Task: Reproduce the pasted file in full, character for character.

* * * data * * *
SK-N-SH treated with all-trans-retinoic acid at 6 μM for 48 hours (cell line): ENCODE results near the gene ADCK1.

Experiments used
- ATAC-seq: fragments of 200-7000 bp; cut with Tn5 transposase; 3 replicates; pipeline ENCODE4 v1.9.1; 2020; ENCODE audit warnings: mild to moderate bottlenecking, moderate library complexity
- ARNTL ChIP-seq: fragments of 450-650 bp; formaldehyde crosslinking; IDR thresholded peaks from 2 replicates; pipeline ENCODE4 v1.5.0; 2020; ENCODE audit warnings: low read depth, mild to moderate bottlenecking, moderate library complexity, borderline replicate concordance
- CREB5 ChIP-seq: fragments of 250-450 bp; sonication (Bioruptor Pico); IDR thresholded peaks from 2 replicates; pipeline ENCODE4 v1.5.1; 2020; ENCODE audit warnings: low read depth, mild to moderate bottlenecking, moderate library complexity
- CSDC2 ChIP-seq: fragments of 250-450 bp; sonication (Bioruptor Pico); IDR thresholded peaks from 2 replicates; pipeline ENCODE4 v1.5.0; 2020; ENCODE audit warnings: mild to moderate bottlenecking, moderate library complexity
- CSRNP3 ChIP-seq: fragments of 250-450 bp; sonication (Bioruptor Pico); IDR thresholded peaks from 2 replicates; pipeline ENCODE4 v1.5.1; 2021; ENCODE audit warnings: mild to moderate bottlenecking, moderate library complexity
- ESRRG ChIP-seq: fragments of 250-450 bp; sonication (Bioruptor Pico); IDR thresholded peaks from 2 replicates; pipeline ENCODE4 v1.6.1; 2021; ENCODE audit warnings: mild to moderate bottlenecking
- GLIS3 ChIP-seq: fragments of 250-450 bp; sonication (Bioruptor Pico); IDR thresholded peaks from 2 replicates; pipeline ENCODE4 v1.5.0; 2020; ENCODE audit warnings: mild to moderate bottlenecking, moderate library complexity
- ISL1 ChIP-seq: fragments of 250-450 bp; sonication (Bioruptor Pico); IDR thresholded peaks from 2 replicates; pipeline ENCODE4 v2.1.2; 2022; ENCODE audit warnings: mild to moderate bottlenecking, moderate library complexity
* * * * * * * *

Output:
SK-N-SH treated with all-trans-retinoic acid at 6 μM for 48 hours (cell line): ENCODE results near the gene ADCK1.

Experiments used
- ATAC-seq: fragments of 200-7000 bp; cut with Tn5 transposase; 3 replicates; pipeline ENCODE4 v1.9.1; 2020; ENCODE audit warnings: mild to moderate bottlenecking, moderate library complexity
- ARNTL ChIP-seq: fragments of 450-650 bp; formaldehyde crosslinking; IDR thresholded peaks from 2 replicates; pipeline ENCODE4 v1.5.0; 2020; ENCODE audit warnings: low read depth, mild to moderate bottlenecking, moderate library complexity, borderline replicate concordance
- CREB5 ChIP-seq: fragments of 250-450 bp; sonication (Bioruptor Pico); IDR thresholded peaks from 2 replicates; pipeline ENCODE4 v1.5.1; 2020; ENCODE audit warnings: low read depth, mild to moderate bottlenecking, moderate library complexity
- CSDC2 ChIP-seq: fragments of 250-450 bp; sonication (Bioruptor Pico); IDR thresholded peaks from 2 replicates; pipeline ENCODE4 v1.5.0; 2020; ENCODE audit warnings: mild to moderate bottlenecking, moderate library complexity
- CSRNP3 ChIP-seq: fragments of 250-450 bp; sonication (Bioruptor Pico); IDR thresholded peaks from 2 replicates; pipeline ENCODE4 v1.5.1; 2021; ENCODE audit warnings: mild to moderate bottlenecking, moderate library complexity
- ESRRG ChIP-seq: fragments of 250-450 bp; sonication (Bioruptor Pico); IDR thresholded peaks from 2 replicates; pipeline ENCODE4 v1.6.1; 2021; ENCODE audit warnings: mild to moderate bottlenecking
- GLIS3 ChIP-seq: fragments of 250-450 bp; sonication (Bioruptor Pico); IDR thresholded peaks from 2 replicates; pipeline ENCODE4 v1.5.0; 2020; ENCODE audit warnings: mild to moderate bottlenecking, moderate library complexity
- ISL1 ChIP-seq: fragments of 250-450 bp; sonication (Bioruptor Pico); IDR thresholded peaks from 2 replicates; pipeline ENCODE4 v2.1.2; 2022; ENCODE audit warnings: mild to moderate bottlenecking, moderate library complexity